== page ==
Take a look at yourself

Last post we began a conversation about how we can achieve long term success in Health and Fitness.  We stated that the first big step is to view yourself as an athlete and develop consistency with exercise and movement.

While that may sound simple for some of you, the majority of people struggle with one or both of these ideas.  Personally, when I got started in CrossFit, I was someone that viewed myself as an athlete, but struggled with training regularly.

I have always been a mover, that kid that would get lectured for fidgeting in their seat.  I never worked a desk job but rather enjoyed the service industry that kept me running around.  I enjoyed dancing, jumping over things and other random physical challenges.

When I discovered CrossFit, began exploring functional fitness style training, utilizing weights and performing short duration high intensity intervals, I realized immediately that I had neglected many aspects of my training over the years.

From the age of 4-18 years old, the only organized sport I played regularly was soccer.  There were small bouts of basketball or track, but soccer is the thing that was constant and helped form the foundation of my athletic abilities.

When you think about the gameplay in soccer, there is mostly light jogging and walking around with bursts of sprinting, accompanied by footwork and some jumping and throwing.  For 14 years, these are the types of movements that I would perform in practice and utilize in games.

During my junior year of high school, I jammed my back in a pothole on a crappy field and lost my ability to play for a couple months.  During the last year and a half of school, I was in and out of physical therapy for this debilitating pain in my back.  The doctors couldn’t figure out what was wrong exactly, but I was having trouble walking at points.  After a ton of testing, they established that it was weak back muscles that were struggling to support the spine after the injury.

Soccer ended after high school and my first 5 years of college I did practically nothing for exercise.  If you have read my story about getting the gym started, I had a realization in my 5th year about the importance of exercise and picked up running and pushups as my primary forms of training.  This lasted for the next 3-4 years until I finally discovered CrossFit at the age of 25.

This is the story is about who I am as an athlete.  This is not about genetic gifts, but rather experience and adaptations to the life I had lived.  Because of these experiences, there were things I was good at in CrossFit right when I started:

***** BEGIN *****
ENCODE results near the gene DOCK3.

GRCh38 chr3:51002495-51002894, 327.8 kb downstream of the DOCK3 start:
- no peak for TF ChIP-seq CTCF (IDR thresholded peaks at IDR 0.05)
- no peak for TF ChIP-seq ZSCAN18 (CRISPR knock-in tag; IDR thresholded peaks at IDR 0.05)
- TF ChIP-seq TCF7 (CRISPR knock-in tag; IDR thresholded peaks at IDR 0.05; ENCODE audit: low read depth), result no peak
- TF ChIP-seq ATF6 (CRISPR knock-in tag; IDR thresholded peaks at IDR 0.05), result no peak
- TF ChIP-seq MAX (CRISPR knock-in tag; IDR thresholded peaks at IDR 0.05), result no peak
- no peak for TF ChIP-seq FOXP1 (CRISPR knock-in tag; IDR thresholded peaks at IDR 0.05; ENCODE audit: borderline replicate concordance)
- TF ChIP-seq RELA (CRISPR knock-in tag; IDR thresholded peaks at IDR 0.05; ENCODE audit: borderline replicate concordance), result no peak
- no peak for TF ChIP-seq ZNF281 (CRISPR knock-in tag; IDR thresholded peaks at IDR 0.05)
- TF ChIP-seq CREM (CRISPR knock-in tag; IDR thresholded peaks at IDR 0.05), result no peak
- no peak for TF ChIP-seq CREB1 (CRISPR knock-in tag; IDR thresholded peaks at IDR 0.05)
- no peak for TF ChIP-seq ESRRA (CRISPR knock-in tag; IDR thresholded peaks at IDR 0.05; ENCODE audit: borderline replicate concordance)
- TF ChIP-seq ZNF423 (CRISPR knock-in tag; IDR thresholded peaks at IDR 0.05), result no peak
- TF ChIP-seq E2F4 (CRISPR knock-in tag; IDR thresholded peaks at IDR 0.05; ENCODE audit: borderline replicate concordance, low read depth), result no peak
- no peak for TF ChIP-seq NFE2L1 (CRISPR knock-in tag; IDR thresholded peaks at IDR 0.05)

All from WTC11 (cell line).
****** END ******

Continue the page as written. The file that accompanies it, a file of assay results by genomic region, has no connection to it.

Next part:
• Running – Except for a 5 year period in college, I had been running in some form for my entire life, and 18 of those years included interval style sprint training.  This served as my foundation for CrossFit in the all important areas of cardio/respiratory endurance, speed and power.
  • Understanding the importance of the back and proper technique – Because of my back injury, I had a heightened awareness of my lumbar spine, understood the importance of strengthening my back and prioritized how to perform the movements properly before worrying about load or speed.  Many of the foundational exercises like the deadlifts and kettlebell swings reminded me of my PT exercises and made my back feel better!
  • Bodyweight strength – The 3-4 years leading up to my start in CrossFit included literally thousands of pushups.  This still translated into a strong midline, lats, pull-up strength and transferable pressing capacity with the barbell!
  • Hip Mobility – Years of sitting on the floor, pulling my foot up on my chair and lack of a desk job paid off in a way that I never would have guessed.  I was fortunate enough to be able to squat to full depth and hinge at my hip properly right off the bat, which is critical to optimal fitness and function.

Of course there were also many things I was not good at:

  • Leg Strength – While I may have been able to squat with good form, my lack of strength training left my legs skinny and weak.  It has taken me years to move heavier weights comfortably and this continues to be one of my weak areas.
  • Overhead Mobility – I simply didn’t do anything overhead in my training and the thousands of pushups with nothing to balance it out didn’t help.  I couldn’t do overhead squats or snatching with weight for the first almost 4 years I did CrossFit!
  • Grip Strength – This may seem inconsequential, but a weak grip can limit your ability to express your power onto other objects and stop you in your tracks in a workout.  Because I never trained with weights, and my sport was soccer, this was something that  I never trained.

Remember, the purpose of this post is to get you thinking about yourself as an athlete.  What is your unique story and how does that affect your athletic abilities as an adult?  Maybe you were lucky enough to be exposed to athletic style training when you were younger, maybe not.  The important thing is to know that you are on that path of athletic development.  To know that the only way to get better is to train and play and move regularly.  Your body will adapt.  You are an athlete!

Joe D coming back strong from knee surgery.  His extensive history of athletic training will help with his speedy recovery!

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